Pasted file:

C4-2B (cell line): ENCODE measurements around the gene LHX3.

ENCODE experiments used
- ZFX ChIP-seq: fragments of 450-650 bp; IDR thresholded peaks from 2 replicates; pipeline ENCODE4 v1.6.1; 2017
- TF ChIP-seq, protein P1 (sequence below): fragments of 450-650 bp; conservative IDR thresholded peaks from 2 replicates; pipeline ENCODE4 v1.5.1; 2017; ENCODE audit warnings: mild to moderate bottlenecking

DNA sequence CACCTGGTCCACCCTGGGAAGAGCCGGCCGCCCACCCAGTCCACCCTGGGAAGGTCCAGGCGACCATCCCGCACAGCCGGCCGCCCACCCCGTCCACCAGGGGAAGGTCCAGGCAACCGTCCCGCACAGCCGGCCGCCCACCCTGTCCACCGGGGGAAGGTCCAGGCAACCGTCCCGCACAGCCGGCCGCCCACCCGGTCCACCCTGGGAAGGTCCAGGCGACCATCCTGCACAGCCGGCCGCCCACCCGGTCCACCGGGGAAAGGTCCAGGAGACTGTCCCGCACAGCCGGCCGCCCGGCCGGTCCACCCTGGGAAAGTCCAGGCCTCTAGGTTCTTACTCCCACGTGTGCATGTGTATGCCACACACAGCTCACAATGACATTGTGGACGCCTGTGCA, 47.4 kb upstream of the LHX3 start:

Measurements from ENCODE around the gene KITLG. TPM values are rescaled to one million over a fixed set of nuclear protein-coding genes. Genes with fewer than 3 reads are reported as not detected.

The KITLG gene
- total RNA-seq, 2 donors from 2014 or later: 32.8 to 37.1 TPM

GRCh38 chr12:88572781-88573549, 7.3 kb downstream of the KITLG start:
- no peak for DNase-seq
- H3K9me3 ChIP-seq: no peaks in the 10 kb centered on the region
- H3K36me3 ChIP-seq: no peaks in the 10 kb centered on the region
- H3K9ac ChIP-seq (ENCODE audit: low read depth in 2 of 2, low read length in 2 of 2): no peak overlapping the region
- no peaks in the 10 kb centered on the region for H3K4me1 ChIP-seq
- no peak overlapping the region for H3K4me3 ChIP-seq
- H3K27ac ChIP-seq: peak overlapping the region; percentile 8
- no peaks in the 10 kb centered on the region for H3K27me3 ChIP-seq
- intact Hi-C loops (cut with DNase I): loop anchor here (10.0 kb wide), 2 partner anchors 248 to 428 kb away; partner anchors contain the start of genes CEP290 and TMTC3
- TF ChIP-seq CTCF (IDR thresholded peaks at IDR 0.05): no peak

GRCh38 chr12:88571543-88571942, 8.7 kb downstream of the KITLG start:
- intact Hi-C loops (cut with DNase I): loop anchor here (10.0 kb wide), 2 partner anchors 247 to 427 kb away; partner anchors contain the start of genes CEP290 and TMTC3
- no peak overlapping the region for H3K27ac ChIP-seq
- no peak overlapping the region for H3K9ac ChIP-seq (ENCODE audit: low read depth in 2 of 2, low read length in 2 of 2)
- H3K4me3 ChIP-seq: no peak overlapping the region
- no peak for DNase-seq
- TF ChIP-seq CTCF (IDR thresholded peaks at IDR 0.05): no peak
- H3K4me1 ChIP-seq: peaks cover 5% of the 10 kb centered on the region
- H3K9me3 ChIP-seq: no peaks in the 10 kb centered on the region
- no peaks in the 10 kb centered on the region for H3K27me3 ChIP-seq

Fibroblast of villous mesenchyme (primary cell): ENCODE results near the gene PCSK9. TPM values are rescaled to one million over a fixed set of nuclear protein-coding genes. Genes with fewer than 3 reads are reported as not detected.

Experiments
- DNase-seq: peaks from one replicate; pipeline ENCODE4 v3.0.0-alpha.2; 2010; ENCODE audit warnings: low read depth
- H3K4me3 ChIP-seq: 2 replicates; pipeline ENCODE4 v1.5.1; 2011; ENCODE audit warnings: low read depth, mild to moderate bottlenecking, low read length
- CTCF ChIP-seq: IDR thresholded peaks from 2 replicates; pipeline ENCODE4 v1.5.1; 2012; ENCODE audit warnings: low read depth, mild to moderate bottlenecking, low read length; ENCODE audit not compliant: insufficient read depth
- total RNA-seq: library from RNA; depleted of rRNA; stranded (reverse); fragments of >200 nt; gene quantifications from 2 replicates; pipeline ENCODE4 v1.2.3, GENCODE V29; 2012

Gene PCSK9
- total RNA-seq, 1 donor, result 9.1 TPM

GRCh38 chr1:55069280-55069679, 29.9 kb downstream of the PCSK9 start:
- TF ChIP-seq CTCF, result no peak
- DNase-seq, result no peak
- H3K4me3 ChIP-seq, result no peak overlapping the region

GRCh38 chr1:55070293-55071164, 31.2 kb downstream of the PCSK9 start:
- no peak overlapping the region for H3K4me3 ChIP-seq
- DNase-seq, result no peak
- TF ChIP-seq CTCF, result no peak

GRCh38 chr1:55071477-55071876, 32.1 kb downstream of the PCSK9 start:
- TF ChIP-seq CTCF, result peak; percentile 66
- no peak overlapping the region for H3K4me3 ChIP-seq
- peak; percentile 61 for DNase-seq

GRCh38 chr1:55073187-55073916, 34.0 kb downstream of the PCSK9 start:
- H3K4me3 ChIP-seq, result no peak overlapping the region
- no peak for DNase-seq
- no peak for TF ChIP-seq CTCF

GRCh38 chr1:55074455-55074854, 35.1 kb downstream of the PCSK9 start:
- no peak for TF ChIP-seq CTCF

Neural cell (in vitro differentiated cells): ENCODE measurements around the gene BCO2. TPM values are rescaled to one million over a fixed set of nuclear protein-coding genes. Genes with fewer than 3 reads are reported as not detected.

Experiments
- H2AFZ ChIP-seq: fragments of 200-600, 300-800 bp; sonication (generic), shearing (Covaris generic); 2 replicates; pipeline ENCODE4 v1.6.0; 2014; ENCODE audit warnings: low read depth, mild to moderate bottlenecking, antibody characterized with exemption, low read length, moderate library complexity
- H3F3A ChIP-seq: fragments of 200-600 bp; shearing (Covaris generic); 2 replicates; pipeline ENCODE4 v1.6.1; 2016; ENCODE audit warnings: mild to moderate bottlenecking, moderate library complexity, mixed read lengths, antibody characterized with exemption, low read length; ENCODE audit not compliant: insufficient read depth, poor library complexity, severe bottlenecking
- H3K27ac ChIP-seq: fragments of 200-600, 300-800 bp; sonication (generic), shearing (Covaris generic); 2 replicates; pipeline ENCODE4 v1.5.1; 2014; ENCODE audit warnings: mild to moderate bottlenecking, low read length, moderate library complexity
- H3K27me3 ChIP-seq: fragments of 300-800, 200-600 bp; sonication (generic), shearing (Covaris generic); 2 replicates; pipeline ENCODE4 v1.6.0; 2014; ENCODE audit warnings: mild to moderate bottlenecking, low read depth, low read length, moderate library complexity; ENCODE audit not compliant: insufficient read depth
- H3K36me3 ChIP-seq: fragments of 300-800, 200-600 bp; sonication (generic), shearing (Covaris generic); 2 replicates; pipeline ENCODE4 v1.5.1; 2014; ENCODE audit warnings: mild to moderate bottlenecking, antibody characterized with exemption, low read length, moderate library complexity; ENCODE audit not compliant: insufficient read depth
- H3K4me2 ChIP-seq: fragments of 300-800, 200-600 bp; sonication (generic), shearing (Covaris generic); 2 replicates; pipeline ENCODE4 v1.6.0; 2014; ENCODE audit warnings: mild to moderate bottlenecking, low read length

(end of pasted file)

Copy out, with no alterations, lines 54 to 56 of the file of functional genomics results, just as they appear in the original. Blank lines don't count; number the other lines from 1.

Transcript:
GRCh38 chr1:55074455-55074854, 35.1 kb downstream of the PCSK9 start:
- no peak for TF ChIP-seq CTCF

Neural cell (in vitro differentiated cells): ENCODE measurements around the gene BCO2. TPM values are rescaled to one million over a fixed set of nuclear protein-coding genes. Genes with fewer than 3 reads are reported as not detected.